The Emery-Price Historic District contains 134 structures along or part of 13 blocks in downtown Covington, Kentucky. The district is composed primarily of pre-1900 residential structures constructed in the late Greek Revival, Queen Anne, Italianate, Second Empire and Colonial Revival designs. Within the district are 104 contributing and 30 non-contributing buildings. While some commercial encroachment has occurred on the northern edges of the district the area remains primarily residential in character.
The area encompassed by the district is composed of flat terrain with the streets divided into a standard north/south and east/west grid. The land averages approximately 50' to 55' above the level of the Licking River and Ohio River. To the north of the district is the Licking-Riverside Historic District. To the west is the main commercial area of the city and the Downtown Commercial Historic District. To the east is the floodwall of the Licking River and the modern Price Housing Projects. On the south of the district is a continuation of older architecture on rectangular blocks in the proposed Helentown District.
The Emery-Price Historic District is bounded on the north by Eighth Street, on the west by rear lot lines of properties facing Scott Street and Madison Avenue, on the south by Lynn, RobbLns and Eleventh streets and on the east by Greenup Street and an irregular line at the rear of properties along Greenup Street, Robbins Street and Lynn Street.
The Emery-Price Historic District is a significant collection of pre-1900 architecture located near downtown Covington, Kentucky. The district is significant through its architecture and also as a center for Covington's black population since 1900. The majority of properties were built between ca. 1840 and 1900 in late Greek Revival, Italianate and Queen Anne designs. The district has been primarily a middle and working class neighborhood adjacent to the commercial area of Covington.
Much of the Emery-Price district was settled after 1840 by German and Irish immigrants. One block south of the district at 12th and Greenup German residents built St. Joseph's Church (now demolished) which was a center for German residents for much of the 19th century. By 1880 most lots in the Emery-Price area had been settled with one to two-story brick and frame homes.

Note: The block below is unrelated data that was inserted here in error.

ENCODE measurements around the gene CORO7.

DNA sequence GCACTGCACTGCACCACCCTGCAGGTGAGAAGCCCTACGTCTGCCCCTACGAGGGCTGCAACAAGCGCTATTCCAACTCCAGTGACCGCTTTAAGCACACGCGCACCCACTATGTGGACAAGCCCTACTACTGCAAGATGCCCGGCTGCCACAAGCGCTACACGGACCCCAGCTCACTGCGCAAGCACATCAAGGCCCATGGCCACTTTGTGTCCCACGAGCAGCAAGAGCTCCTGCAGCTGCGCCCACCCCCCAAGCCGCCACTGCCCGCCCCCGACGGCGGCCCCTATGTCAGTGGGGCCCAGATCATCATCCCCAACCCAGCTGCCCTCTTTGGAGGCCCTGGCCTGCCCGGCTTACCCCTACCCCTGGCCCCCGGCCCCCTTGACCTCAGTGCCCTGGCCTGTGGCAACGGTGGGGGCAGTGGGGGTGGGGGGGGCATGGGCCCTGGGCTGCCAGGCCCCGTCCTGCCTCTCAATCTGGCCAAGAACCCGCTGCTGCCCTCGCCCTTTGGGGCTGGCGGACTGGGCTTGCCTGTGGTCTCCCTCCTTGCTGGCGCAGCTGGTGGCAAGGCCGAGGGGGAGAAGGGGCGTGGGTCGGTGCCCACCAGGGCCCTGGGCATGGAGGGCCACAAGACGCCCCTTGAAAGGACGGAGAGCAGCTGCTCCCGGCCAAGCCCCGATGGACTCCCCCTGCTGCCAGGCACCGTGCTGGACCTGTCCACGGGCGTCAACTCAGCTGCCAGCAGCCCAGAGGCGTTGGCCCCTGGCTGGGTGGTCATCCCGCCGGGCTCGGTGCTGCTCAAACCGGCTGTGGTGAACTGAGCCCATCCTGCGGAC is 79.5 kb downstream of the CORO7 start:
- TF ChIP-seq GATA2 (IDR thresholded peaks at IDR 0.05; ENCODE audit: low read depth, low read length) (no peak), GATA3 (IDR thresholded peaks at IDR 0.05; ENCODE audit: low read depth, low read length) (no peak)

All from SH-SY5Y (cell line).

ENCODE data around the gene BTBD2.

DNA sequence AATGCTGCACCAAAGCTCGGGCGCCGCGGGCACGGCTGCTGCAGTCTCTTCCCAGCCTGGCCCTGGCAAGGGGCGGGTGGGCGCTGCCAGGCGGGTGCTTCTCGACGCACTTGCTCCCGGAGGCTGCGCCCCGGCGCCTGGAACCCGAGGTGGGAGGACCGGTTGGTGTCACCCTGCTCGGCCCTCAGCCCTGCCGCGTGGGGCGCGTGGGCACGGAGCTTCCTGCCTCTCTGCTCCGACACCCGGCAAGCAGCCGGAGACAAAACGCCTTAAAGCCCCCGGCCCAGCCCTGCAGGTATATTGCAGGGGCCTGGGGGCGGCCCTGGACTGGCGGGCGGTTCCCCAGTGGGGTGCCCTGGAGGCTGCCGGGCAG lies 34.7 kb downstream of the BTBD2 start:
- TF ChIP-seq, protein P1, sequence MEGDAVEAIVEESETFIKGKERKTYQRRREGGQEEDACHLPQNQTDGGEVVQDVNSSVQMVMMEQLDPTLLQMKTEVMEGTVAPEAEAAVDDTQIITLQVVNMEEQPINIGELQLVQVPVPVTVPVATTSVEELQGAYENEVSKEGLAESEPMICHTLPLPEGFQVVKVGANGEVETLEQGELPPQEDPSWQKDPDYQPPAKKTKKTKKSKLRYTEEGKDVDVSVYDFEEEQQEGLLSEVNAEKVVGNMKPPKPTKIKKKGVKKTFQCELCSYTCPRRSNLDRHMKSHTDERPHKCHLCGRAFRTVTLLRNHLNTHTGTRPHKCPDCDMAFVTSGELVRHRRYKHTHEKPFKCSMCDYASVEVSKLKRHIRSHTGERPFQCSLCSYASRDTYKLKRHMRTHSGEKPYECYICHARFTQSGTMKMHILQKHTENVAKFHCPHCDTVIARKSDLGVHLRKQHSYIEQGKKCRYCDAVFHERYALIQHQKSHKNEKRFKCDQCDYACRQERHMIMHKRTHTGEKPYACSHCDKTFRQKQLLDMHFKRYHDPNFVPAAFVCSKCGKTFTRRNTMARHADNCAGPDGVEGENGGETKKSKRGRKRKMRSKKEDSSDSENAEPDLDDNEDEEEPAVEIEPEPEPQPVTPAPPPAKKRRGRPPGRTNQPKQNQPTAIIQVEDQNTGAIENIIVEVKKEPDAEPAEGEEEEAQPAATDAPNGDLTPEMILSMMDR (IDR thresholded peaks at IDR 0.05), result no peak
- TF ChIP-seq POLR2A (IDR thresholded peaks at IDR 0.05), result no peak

By the late 19th century the Emery-Price area became one of the centers for Covington's small black population. One of the first black schools was located on Robbins Street near Madison (now demolished) and the district was home to many of the city's black professionals. The 9th Street Methodist Church adjacent to the district served a black congregation beginning in 1880. One of the major leaders of the black community was the Reverend Jacob Price who was a successful merchant, minister and community leader. He helped establish several churches in the neighborhood and promoted black education. The Jacob Price Homes which are located on the eastern edge of the district are named in his honor. The Lincoln-Grant School was the major black school of the 20th century in Covington and still stands on Greenup Street.
While some demolition and alterations to structures has occurred within the district most properties display their original architectural detailing. Within the district are fine examples of Victorian architecture including the notable Queen Anne Emery Row rowhouse on Scott Boulevard. The district continues to be an important center for Covington's black population and the area is a center for city directed rehabilitation efforts.
† Eastside Multiple Resource Area, Emery=Price Historic District, nomination document, 1986, National Park Service, National Register of Historic Places, Washington, D.C.
10th Street East • 11th Street East • 8th Street East • 9th Street East • Greenup Street • Lynn Street • Robbins Street East • Scott Street